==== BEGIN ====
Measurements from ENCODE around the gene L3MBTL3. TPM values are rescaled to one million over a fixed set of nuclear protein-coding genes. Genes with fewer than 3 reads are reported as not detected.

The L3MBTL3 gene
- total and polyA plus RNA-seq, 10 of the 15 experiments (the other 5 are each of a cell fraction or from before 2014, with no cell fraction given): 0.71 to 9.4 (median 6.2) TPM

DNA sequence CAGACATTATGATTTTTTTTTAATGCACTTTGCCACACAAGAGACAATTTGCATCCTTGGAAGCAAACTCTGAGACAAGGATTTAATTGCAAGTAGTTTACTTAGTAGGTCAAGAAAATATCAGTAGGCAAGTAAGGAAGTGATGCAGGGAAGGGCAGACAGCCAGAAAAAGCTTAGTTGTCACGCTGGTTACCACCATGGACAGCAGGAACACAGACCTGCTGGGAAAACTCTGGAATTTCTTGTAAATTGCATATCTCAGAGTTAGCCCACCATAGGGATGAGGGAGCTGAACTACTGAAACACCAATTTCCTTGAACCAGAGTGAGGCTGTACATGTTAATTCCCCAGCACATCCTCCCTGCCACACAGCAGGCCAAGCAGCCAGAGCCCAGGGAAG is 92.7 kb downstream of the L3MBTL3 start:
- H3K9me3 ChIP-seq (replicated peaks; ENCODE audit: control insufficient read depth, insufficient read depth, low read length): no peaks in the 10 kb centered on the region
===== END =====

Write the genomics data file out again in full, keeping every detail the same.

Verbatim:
Measurements from ENCODE around the gene L3MBTL3. TPM values are rescaled to one million over a fixed set of nuclear protein-coding genes. Genes with fewer than 3 reads are reported as not detected.

The L3MBTL3 gene
- total and polyA plus RNA-seq, 10 of the 15 experiments (the other 5 are each of a cell fraction or from before 2014, with no cell fraction given): 0.71 to 9.4 (median 6.2) TPM

DNA sequence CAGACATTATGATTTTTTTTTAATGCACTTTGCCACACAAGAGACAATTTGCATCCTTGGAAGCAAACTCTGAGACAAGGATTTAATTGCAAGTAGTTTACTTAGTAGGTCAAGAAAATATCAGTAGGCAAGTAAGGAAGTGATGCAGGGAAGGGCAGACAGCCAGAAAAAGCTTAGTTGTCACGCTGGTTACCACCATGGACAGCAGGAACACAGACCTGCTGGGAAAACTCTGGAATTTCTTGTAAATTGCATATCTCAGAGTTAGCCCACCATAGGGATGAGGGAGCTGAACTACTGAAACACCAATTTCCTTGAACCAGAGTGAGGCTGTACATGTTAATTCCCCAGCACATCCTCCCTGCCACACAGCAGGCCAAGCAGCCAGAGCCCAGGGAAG is 92.7 kb downstream of the L3MBTL3 start:
- H3K9me3 ChIP-seq (replicated peaks; ENCODE audit: control insufficient read depth, insufficient read depth, low read length): no peaks in the 10 kb centered on the region